s Green Tea and Coronavirus Infection

Volume 10 - Issue 5

Mini Review Biomedical Science and Research Biomedical Science and Research CC by Creative Commons, CC-BY

Green Tea and Coronavirus Infection

*Corresponding author: Zahra Kashi, diabetes research center, Imam Khomeini hospital, Razi St., Sari, Iran

Received: July 6, 2020; Published: November 04, 2020

DOI: 10.34297/AJBSR.2020.10.001560


Keywords: Covid-19; Camellia Sinensis Complementary medicine

Abbreviations: SARS-CoV-2: Severe Acute Respiratory Syndrome Coronavirus-2; EC: Epicatechin; EGC: Epigallocatechin; ECG: Epicatechin-3- gallate; EGCG: epigallocatechin-3-gallate; MERS-CoV: Middle Eastern Respiratory Syndrome Coronavirus; UPR: Unfolded Protein Response


On the eve of 2020 the world was attacked by a new virus called Severe Acute Respiratory Syndrome Coronavirus-2 (SARS-CoV-2), which lead to a pneumonia called ‘covid-19’. Within less than three months, several countries became infected with the virus and Globally, by the time of writing this manuscript, there have been 9,413,289 confirmed cases of COVID-19, including 482,730 deaths, reported to WHO [1]. So far, no definitive treatment or confirmed vaccine has been found for this disease. COVID-19 and influenza viruses have similar disease presentations. They both cause multiorgan diseases especially involve respiratory system. The clinical manifestations of these viral infections may be mild or even asymptomatic to severe fatal illness [2]. Complementary medicine has long been considered for the treatment of diseases in Asian and Middle Eastern countries. Among them, drinking tea, has always been of interest to traditional healers.

Effective ingredients in green tea

Green tea (Camellia sinensis) has been shown to contain broad-spectrum antiviral effects against both DNA and RNA viruses [3]. Effective ingredients in green tea include the four main catechins: epicatechin (EC), epigallocatechin (EGC), epicatechin-3-gallate (ECG), and epigallocatechin-3-gallate (EGCG) [4].

EGCG, Quercetin and other catechins, are polyphenols known as flavonoids [5,6]. After ingestion of catechins, they undergo metabolic processing in the small intestine colon, and liver. This processing produces glucuronide and sulfate conjugates or methyl epicatechins [4]. Lim et al. demonstrated that green tea flavonoids have anti-inflammatory and anti-enzymatic activities by reducing NLRP3 inflammasome signaling, and consequently NFkB, TNF-a, IL-6, IL-1B and IL-18 expression [7].

Green tea and antiviral activity

Thus far, there has been no in vitro or clinical studies specifically on the effects of green tea in prevention and treatment of SARS-CoV2. However, previous studies demonstrated anti-viral effects of Green tea flavonoids in other members of coronavirus family and influenza viruses. Quercetin and EGCG were shown to inhibit the main protease of the SARS-CoV and Middle Eastern Respiratory Syndrome coronavirus (MERS-CoV) 3CLpro protease [8,9]. Moreover, Quercetin was demonstrated to modulate the cellular unfolded protein response (UPR) pathway and consequently inhibit coronavirus [10]. EGCG also exhibited antiviral activity by preventing the virus from entering the cell membrane in the early stages of infection [6,11]. In addition, it was shown that EGCG have antiviral effects on influenza virus subtypes by inhibiting its replication, RNA synthesis and agglutination in cell culture [12].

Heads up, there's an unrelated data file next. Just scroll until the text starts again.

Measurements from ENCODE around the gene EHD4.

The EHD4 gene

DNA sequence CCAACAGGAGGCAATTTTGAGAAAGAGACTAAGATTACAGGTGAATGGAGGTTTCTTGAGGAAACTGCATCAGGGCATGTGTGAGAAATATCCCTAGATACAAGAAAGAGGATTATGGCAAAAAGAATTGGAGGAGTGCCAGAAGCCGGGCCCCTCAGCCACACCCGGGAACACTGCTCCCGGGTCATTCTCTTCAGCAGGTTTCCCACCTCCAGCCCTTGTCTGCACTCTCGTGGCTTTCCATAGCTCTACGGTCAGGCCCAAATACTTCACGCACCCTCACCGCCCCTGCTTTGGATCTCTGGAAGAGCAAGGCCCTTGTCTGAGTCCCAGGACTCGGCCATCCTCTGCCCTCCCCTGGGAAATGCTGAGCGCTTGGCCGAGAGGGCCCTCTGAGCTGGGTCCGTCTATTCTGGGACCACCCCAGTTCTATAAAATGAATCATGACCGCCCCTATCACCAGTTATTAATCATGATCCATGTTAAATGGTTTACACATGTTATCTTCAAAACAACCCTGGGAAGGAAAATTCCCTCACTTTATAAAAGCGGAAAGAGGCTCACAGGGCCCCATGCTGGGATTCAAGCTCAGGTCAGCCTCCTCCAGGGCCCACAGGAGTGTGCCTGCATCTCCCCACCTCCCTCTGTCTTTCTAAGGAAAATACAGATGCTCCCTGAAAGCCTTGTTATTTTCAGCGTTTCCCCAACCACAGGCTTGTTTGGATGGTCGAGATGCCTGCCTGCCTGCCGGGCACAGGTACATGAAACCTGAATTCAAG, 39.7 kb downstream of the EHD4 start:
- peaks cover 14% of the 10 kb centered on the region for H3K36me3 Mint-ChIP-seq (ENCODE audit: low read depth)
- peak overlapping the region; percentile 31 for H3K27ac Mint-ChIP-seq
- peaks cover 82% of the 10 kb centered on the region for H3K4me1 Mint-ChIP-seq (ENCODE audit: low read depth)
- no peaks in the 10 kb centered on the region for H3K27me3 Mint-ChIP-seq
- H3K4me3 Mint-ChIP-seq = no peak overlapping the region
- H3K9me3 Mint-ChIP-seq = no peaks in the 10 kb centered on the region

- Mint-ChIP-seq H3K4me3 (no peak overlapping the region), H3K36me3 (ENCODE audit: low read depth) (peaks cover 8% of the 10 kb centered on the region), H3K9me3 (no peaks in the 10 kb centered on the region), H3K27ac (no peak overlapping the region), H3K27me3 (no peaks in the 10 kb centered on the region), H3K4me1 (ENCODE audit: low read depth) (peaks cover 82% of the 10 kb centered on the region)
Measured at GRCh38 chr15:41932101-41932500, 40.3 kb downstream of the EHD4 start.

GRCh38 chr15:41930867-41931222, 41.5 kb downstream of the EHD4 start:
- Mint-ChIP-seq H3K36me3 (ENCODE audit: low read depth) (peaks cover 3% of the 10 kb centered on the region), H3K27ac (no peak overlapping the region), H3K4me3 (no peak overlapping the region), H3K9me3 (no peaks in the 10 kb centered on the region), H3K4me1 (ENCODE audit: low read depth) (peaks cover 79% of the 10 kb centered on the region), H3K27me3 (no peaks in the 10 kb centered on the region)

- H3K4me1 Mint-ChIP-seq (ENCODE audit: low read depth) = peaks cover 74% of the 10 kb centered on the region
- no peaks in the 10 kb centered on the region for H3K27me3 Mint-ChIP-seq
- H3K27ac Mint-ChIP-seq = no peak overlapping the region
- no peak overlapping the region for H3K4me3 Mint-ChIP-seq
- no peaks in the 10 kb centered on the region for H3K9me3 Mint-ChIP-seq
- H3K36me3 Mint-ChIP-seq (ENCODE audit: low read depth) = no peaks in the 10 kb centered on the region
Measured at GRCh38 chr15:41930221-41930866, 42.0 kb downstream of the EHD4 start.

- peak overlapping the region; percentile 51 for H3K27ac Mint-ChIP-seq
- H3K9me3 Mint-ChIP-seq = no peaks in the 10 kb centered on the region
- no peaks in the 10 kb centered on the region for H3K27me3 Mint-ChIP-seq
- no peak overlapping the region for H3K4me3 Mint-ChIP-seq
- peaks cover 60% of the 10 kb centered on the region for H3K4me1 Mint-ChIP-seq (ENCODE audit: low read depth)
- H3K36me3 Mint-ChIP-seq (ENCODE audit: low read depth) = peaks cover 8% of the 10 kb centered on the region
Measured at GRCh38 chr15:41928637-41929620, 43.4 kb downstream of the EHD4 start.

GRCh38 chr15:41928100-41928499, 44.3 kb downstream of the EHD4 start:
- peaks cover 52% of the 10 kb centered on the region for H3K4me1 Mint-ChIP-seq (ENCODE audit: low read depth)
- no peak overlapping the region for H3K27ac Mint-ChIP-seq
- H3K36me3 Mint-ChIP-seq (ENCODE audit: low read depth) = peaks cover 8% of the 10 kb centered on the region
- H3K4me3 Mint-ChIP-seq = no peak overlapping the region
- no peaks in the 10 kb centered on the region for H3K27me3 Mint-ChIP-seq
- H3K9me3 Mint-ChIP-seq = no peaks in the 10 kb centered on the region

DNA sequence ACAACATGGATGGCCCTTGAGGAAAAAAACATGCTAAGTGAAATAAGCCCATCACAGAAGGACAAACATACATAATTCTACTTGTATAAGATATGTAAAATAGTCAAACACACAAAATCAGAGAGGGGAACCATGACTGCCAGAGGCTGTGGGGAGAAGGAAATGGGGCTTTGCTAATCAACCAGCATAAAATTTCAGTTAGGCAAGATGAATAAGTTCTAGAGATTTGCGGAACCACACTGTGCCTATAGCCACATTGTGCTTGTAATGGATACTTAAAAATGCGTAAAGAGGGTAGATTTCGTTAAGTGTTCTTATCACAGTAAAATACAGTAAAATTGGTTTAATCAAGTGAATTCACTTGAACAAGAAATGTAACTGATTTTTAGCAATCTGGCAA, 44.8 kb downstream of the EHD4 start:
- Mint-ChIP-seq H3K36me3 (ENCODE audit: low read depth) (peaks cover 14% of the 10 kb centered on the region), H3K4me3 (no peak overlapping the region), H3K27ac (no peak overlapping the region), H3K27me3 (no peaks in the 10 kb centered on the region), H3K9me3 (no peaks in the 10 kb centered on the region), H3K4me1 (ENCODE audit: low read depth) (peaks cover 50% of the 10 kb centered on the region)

Clinical data also supported the anti-viral benefits of green tea. Noda et al. studied the effect of gargling green tea in 19,595 children. In this study, four subgroups of children gargled water, saline water, green tea, and functional water for twenty days. The rates of fever onset and sickness absence from the school were significantly lower in the green tea gargling group. They suggested that gargling with green tea had a great impact on the febrile disease caused by viral respiratory infections (e.g. rhinovirus, RS virus, coronavirus, adenovirus, and influenza virus) [13].

Yamada et al. also showed that gargling with the catechin extract solution, three times a day for three months, significantly lowered the influenza infection in the elderly, without any adverse events [14]. Another study by Mijong Park et al. demonstrated that consumption of 1-5 cups of green tea on an almost daily basis (i.e. ≥6 d/wk) reduced the incidence of influenza infection [15]. Matsumoto et al. designed a randomized, double-blind, placebo-controlled trial on 197 adult healthcare workers, consuming catechin/theanine for five months. The incidence of clinically and laboratory influenza infection was significantly lower in the catechin/theanine group. They suggested that green tea supplements prevent infection with influenza virus [16].


Influenza epidemics occur in autumn and winter every year, and the end of Corona’s pandemic is unknown [17]. In light of the previous studies demonstrating the beneficial effects of green tea in controlling the Influenza virus and SARS-CoV1, and genomic similarity between SARS-CoV1 and SARS-CoV2 [5], we highly recommend clinical studies to be conducted on the effects of green tea in prevention and treatment of Covid-19.


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